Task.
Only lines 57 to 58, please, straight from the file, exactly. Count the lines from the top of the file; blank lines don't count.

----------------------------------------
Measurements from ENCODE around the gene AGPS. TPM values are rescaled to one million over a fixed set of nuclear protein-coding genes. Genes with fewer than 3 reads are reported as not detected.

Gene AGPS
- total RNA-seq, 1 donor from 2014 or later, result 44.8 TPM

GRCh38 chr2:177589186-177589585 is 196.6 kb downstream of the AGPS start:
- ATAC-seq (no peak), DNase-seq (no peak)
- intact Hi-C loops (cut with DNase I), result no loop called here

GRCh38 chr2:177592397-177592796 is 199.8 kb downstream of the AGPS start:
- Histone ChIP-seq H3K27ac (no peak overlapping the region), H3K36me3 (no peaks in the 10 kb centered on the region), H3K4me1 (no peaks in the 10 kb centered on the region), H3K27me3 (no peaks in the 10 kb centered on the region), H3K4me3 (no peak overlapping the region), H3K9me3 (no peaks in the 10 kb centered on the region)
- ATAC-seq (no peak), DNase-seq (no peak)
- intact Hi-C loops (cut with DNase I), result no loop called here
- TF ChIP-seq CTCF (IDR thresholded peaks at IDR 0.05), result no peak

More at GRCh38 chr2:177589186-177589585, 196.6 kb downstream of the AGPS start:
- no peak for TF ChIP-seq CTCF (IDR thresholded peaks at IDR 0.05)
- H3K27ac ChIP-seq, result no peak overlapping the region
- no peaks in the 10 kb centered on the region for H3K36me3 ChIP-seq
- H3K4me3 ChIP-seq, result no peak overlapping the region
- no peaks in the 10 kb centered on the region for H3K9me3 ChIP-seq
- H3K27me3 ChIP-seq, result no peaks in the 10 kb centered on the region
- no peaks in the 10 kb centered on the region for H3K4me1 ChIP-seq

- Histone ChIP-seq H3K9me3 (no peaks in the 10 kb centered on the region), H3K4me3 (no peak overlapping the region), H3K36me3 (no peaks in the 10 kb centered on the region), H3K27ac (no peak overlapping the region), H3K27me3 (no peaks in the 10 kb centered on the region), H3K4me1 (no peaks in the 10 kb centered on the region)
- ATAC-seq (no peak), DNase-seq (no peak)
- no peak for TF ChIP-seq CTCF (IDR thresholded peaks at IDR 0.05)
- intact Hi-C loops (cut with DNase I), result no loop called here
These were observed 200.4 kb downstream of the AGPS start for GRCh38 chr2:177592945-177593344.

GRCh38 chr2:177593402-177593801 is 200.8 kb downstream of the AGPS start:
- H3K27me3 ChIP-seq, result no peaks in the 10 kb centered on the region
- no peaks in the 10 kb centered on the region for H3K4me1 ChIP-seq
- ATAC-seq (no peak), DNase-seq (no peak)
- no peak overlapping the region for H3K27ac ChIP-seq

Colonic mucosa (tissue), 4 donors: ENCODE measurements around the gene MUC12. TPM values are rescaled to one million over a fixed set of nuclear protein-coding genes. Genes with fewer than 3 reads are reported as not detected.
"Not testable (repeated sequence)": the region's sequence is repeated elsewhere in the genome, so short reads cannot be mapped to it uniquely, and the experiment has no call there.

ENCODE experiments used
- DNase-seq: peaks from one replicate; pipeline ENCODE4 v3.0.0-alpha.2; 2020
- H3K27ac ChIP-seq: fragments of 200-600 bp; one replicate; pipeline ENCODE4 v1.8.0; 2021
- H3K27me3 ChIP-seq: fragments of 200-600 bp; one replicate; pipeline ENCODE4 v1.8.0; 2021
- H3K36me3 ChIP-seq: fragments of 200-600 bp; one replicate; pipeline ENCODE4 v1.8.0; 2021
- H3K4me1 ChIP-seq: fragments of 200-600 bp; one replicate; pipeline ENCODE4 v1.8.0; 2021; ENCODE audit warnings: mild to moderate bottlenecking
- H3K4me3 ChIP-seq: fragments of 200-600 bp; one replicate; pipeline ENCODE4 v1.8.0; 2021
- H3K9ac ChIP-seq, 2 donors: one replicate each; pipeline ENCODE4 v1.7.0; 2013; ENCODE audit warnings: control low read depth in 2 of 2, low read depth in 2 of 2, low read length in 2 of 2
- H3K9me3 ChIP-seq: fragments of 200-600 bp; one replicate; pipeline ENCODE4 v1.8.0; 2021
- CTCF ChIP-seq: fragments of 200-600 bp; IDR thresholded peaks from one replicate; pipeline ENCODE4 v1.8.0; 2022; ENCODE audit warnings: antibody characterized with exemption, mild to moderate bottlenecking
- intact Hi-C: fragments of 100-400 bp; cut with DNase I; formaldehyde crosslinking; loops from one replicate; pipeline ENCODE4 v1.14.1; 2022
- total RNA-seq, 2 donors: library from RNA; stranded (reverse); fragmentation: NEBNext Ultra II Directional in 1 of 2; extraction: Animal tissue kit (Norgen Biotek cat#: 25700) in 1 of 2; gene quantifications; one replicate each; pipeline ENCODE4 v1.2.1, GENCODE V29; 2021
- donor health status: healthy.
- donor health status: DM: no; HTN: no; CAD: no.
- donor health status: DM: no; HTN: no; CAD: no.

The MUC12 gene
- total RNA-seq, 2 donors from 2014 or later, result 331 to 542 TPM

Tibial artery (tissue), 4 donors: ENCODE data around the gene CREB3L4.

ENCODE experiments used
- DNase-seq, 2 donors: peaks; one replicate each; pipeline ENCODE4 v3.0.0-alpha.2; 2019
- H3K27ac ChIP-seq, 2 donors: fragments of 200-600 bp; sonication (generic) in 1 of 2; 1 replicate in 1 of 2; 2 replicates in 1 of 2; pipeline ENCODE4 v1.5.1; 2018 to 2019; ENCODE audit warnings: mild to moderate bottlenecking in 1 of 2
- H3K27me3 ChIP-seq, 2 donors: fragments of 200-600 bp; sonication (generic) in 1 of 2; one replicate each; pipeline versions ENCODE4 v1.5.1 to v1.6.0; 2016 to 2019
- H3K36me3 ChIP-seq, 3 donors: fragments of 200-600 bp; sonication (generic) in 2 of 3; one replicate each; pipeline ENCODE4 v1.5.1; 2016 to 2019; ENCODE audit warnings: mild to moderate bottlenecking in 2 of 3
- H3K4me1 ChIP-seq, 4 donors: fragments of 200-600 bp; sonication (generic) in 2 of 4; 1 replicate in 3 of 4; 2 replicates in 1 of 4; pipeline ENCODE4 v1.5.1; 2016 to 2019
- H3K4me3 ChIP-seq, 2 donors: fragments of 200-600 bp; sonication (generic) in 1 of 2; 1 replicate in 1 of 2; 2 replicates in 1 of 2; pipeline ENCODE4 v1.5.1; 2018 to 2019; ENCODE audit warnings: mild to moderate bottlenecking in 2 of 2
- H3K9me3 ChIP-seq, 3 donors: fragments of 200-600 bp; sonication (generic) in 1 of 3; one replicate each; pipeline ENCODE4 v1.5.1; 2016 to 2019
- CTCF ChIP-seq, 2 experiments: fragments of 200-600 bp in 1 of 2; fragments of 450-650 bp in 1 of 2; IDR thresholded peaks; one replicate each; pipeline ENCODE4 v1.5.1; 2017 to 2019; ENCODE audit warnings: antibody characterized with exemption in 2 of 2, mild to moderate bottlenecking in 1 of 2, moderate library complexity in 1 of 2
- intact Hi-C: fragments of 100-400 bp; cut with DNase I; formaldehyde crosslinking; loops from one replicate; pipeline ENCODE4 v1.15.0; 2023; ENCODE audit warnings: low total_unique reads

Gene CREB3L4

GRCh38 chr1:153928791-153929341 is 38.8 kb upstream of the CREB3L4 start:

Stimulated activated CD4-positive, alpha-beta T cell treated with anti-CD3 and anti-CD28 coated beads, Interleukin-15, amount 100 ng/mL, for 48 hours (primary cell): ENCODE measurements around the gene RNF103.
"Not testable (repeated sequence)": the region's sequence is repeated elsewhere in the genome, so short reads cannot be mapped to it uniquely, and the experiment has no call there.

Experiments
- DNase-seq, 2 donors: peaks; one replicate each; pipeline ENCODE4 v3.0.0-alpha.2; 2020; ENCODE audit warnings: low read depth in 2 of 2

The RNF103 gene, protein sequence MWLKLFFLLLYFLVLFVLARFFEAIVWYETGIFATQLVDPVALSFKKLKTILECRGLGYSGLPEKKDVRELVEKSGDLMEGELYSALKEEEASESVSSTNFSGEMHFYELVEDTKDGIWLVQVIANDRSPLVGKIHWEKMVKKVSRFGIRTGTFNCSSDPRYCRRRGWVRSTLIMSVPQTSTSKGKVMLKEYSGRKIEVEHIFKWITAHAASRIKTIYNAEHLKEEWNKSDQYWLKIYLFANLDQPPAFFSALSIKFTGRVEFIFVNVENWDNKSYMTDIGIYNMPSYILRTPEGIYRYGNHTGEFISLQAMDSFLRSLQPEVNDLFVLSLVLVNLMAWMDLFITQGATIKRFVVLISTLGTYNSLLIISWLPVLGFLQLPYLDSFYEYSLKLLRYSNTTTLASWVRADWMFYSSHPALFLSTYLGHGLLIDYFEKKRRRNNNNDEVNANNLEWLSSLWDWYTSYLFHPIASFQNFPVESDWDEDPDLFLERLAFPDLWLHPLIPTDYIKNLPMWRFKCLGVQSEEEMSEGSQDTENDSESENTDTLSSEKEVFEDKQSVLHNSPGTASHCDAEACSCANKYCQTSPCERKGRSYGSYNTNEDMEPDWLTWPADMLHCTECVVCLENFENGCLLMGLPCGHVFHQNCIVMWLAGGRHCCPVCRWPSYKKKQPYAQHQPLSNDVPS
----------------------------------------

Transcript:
- H3K9me3 ChIP-seq, 3 donors: fragments of 200-600 bp; sonication (generic) in 1 of 3; one replicate each; pipeline ENCODE4 v1.5.1; 2016 to 2019
- CTCF ChIP-seq, 2 experiments: fragments of 200-600 bp in 1 of 2; fragments of 450-650 bp in 1 of 2; IDR thresholded peaks; one replicate each; pipeline ENCODE4 v1.5.1; 2017 to 2019; ENCODE audit warnings: antibody characterized with exemption in 2 of 2, mild to moderate bottlenecking in 1 of 2, moderate library complexity in 1 of 2